Cover image for Diplomatic immunity : principles, practices, problems
Diplomatic immunity : principles, practices, problems
McClanahan, Grant V.
Personal Author:
Publication Information:
New York : St. Martin's Press, [1989]

Physical Description:
xvii, 283 pages ; 23 cm
General Note:
"Published for the Institute for the Study of Diplomacy, Georgetown University, Washington, D.C."
Format :


Call Number
Material Type
Home Location
Item Holds
JX1672 .M34 1989 Adult Non-Fiction Central Closed Stacks

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Reviews 1

Choice Review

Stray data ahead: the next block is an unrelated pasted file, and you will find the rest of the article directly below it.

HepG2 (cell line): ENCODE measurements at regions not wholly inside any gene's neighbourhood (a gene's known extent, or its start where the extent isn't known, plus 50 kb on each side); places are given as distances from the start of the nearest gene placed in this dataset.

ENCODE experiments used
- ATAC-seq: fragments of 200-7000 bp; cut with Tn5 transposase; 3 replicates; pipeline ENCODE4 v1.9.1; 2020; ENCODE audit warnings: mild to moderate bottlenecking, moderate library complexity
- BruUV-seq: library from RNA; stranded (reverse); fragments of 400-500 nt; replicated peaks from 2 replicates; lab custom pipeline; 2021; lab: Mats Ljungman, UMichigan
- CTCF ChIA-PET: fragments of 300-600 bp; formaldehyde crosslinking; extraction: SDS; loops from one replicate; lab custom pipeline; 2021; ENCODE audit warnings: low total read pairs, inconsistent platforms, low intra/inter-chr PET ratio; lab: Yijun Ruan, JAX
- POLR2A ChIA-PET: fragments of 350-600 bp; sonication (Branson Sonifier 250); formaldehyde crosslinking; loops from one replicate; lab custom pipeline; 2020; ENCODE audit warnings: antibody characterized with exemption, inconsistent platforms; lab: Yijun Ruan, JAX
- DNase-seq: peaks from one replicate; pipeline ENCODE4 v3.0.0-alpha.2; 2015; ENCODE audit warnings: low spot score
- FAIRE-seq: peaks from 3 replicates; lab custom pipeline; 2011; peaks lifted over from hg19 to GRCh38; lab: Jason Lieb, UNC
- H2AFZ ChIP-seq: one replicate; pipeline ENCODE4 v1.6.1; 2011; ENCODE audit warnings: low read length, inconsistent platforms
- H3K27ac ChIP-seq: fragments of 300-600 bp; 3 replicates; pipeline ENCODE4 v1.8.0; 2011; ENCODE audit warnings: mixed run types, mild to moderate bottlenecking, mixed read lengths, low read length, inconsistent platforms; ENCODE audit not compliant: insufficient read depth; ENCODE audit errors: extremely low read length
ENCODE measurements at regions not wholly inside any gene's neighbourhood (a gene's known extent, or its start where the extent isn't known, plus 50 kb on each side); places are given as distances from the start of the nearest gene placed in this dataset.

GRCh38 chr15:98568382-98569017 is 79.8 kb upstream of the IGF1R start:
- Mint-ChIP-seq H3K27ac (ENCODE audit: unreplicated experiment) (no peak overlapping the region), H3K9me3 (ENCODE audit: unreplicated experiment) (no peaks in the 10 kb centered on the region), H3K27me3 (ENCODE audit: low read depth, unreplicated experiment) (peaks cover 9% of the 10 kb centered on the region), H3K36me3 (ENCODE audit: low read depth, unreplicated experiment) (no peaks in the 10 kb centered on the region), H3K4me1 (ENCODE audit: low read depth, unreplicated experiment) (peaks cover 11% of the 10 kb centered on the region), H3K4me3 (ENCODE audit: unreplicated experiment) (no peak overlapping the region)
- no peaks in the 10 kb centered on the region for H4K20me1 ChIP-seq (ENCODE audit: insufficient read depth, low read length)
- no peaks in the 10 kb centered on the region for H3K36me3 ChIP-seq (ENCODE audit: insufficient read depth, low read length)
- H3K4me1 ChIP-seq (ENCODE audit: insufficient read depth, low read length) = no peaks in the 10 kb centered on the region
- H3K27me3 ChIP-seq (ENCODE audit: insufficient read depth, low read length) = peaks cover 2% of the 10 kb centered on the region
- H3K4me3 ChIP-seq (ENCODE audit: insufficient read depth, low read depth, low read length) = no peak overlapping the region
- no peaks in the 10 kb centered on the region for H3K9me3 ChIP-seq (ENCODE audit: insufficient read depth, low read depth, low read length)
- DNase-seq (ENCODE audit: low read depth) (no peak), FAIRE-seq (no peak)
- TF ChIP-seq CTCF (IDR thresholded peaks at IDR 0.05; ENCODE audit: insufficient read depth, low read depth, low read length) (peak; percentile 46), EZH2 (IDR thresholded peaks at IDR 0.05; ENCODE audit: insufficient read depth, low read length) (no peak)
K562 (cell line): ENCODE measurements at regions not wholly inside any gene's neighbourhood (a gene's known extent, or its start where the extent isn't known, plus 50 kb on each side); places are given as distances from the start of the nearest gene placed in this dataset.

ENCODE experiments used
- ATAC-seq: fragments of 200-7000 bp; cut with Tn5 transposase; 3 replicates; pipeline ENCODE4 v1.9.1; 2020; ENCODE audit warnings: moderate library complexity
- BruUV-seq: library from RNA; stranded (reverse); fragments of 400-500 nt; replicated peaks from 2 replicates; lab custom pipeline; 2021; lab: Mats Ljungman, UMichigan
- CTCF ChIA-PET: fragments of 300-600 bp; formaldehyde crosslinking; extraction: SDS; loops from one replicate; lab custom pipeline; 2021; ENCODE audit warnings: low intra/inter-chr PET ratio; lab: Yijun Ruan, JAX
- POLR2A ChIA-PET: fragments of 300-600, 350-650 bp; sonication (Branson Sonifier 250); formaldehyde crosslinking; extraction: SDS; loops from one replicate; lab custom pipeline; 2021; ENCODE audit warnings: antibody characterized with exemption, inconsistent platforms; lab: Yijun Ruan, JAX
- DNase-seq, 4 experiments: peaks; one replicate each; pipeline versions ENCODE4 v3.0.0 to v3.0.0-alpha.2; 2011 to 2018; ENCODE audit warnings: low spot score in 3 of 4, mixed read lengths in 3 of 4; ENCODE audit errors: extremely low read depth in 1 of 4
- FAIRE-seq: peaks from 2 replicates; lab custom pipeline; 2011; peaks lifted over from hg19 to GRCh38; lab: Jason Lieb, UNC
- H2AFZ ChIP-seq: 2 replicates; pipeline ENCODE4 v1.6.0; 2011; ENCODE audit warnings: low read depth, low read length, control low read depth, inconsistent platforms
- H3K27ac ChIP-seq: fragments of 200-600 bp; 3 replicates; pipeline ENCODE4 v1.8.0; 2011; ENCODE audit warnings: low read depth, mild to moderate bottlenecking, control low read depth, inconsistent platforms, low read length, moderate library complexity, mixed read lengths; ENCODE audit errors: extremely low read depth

Probably no subject in international law attracts more public attention than the issue of diplomatic immunity. Most people do not understand it, resent it, and have stories to tell about its abuse. With the publication of this relatively short study, even general readers can understand the origins and present state of the law, and the logic behind why it continues to be an important doctrine no state is willing to give up. McClanahan has assembled a mass of information that he discusses in a clear and logical manner. Beginning with the origins of the doctrine, he quickly moves into the present era and concentrates on the Vienna Conventions that form the present basis of state behavior and limitations of the immunities of diplomatic personnel. Although universal in its treatment of diplomatic immunity, the volume gives an abundance of examples drawn from the US experience, which makes it particularly useful to Americans. McClanahan also provides documents and excerpts that will be helpful to those seeking further information. An excellent annotated bibliography. This is an outstanding study of an important topic written in a highly readable style. Useful, for many years to come, to upper-division undergraduates, graduate students, and general readers. J. Silverstein Rutgers, The State University of New Jersey, New Brunswick Campus